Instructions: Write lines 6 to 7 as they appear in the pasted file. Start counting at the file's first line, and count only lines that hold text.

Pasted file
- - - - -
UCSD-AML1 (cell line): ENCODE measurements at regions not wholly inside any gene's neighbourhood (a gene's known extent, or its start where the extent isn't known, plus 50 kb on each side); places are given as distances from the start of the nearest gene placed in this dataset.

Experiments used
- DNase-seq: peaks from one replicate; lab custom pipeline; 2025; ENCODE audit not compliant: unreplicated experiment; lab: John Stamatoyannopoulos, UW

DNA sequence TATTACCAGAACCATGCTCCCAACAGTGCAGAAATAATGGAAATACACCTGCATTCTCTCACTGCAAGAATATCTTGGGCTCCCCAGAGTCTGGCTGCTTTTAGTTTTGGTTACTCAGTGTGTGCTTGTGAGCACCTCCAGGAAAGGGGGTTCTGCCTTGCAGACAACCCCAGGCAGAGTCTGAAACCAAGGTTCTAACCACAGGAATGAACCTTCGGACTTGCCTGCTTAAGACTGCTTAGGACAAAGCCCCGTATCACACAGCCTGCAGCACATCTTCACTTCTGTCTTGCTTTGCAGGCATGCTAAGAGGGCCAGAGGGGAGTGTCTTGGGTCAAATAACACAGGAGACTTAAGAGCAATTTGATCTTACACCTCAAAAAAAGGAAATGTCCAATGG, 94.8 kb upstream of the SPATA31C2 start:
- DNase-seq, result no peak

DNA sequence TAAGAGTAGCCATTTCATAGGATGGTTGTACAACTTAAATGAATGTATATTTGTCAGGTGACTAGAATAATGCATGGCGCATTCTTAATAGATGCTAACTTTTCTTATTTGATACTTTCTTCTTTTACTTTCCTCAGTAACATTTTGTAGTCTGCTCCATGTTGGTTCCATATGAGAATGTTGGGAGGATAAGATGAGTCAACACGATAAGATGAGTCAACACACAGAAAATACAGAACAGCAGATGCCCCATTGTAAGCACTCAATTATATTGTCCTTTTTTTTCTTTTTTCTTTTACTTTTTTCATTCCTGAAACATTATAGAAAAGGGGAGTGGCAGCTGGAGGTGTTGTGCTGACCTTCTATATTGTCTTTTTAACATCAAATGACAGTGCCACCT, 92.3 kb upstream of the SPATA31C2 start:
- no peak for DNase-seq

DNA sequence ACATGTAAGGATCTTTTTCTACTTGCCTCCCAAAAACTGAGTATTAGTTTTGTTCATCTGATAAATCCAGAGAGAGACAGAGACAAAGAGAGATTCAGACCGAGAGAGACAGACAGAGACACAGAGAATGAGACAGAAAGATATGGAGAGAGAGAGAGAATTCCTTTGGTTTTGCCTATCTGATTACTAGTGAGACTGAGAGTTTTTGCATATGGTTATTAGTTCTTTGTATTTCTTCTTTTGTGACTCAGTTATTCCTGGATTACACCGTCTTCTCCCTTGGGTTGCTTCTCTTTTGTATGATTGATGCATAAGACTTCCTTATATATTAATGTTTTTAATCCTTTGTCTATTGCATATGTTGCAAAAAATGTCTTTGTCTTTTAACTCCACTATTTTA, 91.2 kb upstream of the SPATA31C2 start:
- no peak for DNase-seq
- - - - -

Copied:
DNA sequence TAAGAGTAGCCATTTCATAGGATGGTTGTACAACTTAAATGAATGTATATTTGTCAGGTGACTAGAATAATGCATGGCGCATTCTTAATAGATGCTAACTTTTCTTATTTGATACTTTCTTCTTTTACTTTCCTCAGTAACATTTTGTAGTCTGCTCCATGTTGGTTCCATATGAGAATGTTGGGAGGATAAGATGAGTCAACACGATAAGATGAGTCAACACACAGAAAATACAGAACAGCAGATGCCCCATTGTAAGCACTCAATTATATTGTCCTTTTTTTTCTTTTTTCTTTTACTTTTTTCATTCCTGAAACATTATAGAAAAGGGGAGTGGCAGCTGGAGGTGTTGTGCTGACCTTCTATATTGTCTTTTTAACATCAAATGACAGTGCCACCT, 92.3 kb upstream of the SPATA31C2 start:
- no peak for DNase-seq